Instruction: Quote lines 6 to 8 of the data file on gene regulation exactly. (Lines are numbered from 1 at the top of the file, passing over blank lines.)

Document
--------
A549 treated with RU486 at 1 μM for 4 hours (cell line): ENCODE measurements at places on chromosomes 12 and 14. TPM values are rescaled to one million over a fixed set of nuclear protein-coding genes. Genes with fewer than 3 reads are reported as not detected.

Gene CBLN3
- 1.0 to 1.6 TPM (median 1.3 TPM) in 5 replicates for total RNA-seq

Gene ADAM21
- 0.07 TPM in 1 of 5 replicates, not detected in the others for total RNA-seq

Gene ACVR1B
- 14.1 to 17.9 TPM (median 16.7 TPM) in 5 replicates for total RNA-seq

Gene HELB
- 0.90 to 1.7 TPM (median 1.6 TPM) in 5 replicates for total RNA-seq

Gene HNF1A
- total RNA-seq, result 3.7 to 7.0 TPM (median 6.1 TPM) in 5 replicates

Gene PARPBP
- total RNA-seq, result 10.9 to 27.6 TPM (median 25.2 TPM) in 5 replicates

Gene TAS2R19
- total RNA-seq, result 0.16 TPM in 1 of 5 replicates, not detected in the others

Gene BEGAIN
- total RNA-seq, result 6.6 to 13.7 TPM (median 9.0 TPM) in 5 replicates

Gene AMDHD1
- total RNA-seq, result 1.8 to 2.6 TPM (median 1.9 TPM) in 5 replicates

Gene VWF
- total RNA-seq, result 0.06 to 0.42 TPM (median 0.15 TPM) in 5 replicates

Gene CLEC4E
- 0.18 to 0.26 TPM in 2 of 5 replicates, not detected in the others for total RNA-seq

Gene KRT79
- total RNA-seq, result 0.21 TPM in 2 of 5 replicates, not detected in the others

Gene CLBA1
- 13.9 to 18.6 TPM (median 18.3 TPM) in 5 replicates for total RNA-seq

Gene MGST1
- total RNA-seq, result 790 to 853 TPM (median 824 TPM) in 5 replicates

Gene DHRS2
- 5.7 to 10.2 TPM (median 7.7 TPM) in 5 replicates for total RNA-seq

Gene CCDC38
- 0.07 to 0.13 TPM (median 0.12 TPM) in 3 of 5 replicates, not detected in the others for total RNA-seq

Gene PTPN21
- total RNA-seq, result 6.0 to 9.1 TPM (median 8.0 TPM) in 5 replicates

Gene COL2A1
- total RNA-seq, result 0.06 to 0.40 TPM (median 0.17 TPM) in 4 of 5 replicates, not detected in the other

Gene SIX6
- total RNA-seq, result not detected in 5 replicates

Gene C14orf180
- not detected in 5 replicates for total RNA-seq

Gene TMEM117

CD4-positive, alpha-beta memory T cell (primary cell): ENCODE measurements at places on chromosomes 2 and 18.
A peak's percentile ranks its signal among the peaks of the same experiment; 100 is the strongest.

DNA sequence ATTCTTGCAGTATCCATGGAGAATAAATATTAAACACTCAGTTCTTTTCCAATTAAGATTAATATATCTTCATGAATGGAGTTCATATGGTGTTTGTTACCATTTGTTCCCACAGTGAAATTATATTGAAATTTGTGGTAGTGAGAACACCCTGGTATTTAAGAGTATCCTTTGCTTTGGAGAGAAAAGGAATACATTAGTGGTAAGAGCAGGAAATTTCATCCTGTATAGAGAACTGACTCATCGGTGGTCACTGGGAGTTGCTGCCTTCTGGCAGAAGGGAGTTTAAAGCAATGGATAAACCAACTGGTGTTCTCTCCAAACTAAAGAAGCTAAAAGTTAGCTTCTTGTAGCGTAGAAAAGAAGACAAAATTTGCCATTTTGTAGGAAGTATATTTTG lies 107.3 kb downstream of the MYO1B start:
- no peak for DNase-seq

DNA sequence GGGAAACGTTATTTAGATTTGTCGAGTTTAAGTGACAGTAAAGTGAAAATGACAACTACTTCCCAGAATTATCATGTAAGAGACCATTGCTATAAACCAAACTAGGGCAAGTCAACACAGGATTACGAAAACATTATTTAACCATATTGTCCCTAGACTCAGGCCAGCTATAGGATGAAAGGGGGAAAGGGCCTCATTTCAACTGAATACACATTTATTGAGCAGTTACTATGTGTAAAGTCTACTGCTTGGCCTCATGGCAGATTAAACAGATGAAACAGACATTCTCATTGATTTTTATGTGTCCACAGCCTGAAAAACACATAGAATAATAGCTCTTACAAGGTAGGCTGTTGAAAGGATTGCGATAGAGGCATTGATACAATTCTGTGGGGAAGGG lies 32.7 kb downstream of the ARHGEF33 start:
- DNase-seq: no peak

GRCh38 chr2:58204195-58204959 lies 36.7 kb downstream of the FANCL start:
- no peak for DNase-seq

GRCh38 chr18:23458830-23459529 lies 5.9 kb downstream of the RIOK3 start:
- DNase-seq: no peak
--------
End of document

Gene ACVR1B
- 14.1 to 17.9 TPM (median 16.7 TPM) in 5 replicates for total RNA-seq

Gene HELB